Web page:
whistlewhileuwork.jpgOccasionally I hear people say, “I can’t help it. I just feel that way.”

It turns out, we have more control over our emotions than we realize, particularly over time. As we learn to use our minds and bodies to control and direct our emotions, we gain peace of mind, calm purpose, and we achieve flow. As we flex, train, and exercise our “mental muscles,” they grow stronger. Just as one trip to the gym does not get you ripped, so it is that developing our mental muscles takes time and commitment. But the payoff is incredible.

Examples of how use of your body can impact your emotions (From Psychology Today, May/June 2009):

– Nodding your head “yes” while listening to a speaker or viewing art increases your enjoyment. Shaking your head “no” distances you. “We implicitly associate certain actions with the judgments that tend to produce them.”

– Holding a pencil horizontally between your teeth in a forced grin “increases the perceived funniness of whatever you look at.”

– Which comes first, tears or sorrow? “According to research, placing fake tears under eyes actually increases feelings of sorrow.”

– Literally taking a “few steps backward” has the same mental effect, distances you from the situation emotionally, and “enchances attention, inhibition and analytical reasoning.”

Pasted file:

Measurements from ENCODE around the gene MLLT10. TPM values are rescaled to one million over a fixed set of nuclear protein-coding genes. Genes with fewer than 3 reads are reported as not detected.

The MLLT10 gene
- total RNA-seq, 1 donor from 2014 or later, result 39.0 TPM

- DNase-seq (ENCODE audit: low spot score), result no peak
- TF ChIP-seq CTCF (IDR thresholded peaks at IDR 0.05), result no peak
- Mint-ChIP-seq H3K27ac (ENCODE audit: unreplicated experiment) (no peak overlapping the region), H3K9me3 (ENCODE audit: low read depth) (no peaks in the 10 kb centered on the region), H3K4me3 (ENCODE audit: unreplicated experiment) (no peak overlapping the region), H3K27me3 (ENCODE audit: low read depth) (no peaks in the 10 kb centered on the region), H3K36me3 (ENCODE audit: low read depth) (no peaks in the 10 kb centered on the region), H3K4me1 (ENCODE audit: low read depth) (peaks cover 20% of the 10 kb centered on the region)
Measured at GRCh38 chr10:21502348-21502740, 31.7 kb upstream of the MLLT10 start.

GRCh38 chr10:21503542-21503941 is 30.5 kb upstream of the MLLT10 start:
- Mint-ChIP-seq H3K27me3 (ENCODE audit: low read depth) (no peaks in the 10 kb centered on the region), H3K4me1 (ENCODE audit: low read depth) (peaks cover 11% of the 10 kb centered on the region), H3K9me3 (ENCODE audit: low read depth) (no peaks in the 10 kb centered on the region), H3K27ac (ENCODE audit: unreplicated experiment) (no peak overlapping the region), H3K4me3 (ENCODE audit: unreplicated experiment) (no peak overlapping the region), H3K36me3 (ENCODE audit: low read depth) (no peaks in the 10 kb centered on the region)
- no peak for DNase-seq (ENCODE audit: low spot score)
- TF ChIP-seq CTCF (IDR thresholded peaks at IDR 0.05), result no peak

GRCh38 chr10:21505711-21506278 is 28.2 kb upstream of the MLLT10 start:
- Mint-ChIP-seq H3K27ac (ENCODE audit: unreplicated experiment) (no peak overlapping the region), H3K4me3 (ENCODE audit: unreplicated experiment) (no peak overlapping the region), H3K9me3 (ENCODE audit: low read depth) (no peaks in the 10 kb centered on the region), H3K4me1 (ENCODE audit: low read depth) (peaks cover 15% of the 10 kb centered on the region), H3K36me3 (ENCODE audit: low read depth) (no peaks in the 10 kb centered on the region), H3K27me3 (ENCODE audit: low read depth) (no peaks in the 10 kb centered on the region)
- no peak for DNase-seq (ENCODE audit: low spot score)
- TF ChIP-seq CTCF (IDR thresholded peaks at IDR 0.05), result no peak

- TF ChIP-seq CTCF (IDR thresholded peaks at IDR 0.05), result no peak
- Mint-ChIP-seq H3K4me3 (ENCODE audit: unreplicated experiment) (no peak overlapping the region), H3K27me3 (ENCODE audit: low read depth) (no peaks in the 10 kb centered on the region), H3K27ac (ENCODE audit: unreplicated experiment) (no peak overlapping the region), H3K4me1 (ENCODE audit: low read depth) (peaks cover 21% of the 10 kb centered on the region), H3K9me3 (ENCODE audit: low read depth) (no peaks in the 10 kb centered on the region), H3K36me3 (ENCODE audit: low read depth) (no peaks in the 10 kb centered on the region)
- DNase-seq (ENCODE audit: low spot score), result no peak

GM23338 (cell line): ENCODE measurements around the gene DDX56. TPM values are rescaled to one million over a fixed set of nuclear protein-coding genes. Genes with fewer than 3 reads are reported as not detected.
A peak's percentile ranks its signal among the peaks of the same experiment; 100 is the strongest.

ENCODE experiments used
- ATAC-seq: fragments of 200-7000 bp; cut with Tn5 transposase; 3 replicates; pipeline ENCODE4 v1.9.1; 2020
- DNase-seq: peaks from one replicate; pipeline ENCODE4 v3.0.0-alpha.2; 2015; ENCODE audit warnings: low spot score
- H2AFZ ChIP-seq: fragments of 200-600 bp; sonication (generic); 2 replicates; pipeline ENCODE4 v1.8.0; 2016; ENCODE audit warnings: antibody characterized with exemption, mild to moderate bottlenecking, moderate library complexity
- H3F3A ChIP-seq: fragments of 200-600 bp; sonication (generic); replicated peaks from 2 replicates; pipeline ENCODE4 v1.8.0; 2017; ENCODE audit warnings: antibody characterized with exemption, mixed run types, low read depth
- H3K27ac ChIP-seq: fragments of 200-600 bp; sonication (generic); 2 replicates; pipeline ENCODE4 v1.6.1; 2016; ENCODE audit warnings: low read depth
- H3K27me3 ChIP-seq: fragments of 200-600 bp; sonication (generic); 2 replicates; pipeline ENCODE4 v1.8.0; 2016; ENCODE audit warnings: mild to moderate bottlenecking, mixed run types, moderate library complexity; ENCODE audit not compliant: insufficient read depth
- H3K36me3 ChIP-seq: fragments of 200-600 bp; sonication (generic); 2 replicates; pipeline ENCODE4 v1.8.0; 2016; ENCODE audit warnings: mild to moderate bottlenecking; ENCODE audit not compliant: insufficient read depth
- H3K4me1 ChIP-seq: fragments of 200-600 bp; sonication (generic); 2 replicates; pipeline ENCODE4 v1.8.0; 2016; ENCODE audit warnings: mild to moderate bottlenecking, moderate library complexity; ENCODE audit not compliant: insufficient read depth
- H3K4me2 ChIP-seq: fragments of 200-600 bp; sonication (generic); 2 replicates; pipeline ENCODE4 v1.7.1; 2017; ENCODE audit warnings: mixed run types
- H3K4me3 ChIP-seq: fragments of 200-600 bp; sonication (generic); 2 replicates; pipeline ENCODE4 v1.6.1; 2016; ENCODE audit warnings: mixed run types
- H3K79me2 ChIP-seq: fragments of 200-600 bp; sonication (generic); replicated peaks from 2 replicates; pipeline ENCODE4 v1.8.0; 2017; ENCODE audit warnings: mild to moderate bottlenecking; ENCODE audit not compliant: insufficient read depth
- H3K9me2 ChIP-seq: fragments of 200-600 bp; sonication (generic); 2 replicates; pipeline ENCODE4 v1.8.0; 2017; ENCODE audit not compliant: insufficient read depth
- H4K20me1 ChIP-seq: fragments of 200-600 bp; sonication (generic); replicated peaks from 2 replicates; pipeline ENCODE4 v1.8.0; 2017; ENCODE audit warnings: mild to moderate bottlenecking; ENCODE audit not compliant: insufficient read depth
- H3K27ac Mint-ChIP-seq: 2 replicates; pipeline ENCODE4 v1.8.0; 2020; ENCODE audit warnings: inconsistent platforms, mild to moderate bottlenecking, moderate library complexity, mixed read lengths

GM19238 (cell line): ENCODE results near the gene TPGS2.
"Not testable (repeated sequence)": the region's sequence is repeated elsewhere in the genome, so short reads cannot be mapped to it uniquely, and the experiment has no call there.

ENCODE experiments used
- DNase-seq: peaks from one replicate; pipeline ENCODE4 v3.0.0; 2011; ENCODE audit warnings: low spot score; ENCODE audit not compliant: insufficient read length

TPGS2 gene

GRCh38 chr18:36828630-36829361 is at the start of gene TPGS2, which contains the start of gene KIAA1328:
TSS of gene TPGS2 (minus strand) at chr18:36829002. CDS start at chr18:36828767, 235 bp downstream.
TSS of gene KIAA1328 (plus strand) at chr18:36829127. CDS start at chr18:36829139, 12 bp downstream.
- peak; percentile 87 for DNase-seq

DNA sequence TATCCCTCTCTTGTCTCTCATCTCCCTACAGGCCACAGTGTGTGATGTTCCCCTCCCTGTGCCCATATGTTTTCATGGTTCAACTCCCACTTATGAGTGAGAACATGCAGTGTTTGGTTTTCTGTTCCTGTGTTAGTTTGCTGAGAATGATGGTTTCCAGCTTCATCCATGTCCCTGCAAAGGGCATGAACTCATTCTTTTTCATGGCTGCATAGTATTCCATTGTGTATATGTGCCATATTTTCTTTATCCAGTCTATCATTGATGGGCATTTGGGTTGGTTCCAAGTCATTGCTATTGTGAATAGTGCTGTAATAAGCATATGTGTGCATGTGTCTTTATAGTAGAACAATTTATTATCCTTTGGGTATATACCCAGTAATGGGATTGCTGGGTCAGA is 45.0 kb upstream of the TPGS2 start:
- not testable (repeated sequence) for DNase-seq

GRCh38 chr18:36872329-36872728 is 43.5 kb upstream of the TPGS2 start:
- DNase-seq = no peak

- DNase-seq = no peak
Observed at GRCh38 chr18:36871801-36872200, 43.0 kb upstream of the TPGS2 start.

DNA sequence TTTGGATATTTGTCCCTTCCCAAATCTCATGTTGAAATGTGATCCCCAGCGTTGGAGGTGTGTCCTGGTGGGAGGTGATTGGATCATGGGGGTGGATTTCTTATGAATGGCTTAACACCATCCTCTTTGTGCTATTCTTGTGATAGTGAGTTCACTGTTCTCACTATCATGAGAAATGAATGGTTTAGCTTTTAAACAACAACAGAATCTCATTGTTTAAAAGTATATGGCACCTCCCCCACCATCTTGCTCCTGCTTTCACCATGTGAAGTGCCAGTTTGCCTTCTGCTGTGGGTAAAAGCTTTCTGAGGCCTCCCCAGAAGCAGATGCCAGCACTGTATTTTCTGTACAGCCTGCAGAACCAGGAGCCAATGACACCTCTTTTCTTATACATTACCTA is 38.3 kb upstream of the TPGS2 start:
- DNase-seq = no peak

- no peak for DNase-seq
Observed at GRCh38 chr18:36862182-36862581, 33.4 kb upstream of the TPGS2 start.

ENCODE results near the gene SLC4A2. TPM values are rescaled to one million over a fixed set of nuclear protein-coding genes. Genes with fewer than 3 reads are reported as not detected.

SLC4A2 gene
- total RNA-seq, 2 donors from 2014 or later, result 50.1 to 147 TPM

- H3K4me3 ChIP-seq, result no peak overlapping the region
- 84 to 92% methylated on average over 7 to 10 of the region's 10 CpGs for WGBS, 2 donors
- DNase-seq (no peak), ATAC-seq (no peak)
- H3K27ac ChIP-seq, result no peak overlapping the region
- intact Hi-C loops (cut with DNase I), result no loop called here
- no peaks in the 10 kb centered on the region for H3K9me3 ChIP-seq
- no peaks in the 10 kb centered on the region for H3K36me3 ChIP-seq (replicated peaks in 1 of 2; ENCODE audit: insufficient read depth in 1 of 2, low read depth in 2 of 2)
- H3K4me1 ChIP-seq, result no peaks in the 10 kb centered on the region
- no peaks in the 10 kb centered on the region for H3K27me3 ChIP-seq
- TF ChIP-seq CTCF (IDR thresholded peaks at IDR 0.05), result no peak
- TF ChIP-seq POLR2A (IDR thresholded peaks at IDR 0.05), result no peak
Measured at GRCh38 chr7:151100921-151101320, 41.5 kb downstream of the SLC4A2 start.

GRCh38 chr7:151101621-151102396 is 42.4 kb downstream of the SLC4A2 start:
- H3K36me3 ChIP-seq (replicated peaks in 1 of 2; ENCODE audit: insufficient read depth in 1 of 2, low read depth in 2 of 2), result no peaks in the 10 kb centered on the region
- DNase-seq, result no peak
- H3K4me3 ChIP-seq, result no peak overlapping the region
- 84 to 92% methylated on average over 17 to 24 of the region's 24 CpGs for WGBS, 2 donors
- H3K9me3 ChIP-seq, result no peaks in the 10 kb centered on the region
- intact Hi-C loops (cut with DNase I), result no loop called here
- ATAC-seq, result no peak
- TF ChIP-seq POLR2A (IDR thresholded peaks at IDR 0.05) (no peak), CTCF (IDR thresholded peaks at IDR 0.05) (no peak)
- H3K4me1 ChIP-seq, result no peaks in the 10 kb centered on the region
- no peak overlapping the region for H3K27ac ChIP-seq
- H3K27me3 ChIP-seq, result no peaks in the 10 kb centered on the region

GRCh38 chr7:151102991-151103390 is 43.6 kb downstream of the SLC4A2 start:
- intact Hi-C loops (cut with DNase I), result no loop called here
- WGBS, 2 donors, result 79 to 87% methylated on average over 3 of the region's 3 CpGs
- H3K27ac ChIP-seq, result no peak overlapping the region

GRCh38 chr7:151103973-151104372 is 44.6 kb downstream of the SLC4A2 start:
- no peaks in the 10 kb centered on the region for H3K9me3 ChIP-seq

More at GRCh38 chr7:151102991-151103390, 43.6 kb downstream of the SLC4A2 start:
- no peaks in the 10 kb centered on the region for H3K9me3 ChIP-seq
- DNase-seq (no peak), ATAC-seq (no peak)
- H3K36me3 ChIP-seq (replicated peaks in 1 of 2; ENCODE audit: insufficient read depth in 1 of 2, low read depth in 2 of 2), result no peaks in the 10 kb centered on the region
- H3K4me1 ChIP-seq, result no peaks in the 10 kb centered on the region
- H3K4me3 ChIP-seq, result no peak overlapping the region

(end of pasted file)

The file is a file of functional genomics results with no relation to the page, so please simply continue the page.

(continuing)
– Flipping the bird aggravates and increases your feelings of hostility: “Students who were asked to hold out their middle fingers while reading a story about a guy rated him as more hostile than those who held out their index fingers.”

Over time, little differences add up to major differences in outcomes and life satisfaction. Your life awaits you.

Closing Quotes:

“Human beings, by changing the inner attitudes of their minds, can change the outer aspects of their lives.” — William James (1842–1910), psychologist/philosopher

“I am convinced that life is 10% what happens to me and 90% how I react to it. And so it is with you …we are in charge of our attitudes.” – Charles R. Swindoll, pastor, author, educator

“Our attitude toward life determines life’s attitude towards us.” – Earl Nightingale (1921–1989), American motivational speaker and author. Known as the Dean of Personal Development, he was the voice in the early 1950s of Sky King, the hero of a radio adventure series and author of the “Strangest Secret,“ called “…one of the great motivational books of all time.“

“There is little difference in people, but that little difference makes a big difference. That little difference is attitude. The big difference is whether it is positive or negative.” – Robert Collier (1885–1950), author. His book, “The Secret of the Ages,” sold more than 300,000 copies during his lifetime. After overcoming an illness, he became fascinated with the power of the mind and how to use it to create success in every area. Collier wrote about the practical psychology of abundance, desire, faith, visualization, confident action, and becoming your best. His books have recently come back to prominence after being referenced in the popular metaphysical book and movie, ”The Secret.” Collier was the nephew of Peter Fenelon Collier, founder of Collier’s Weekly.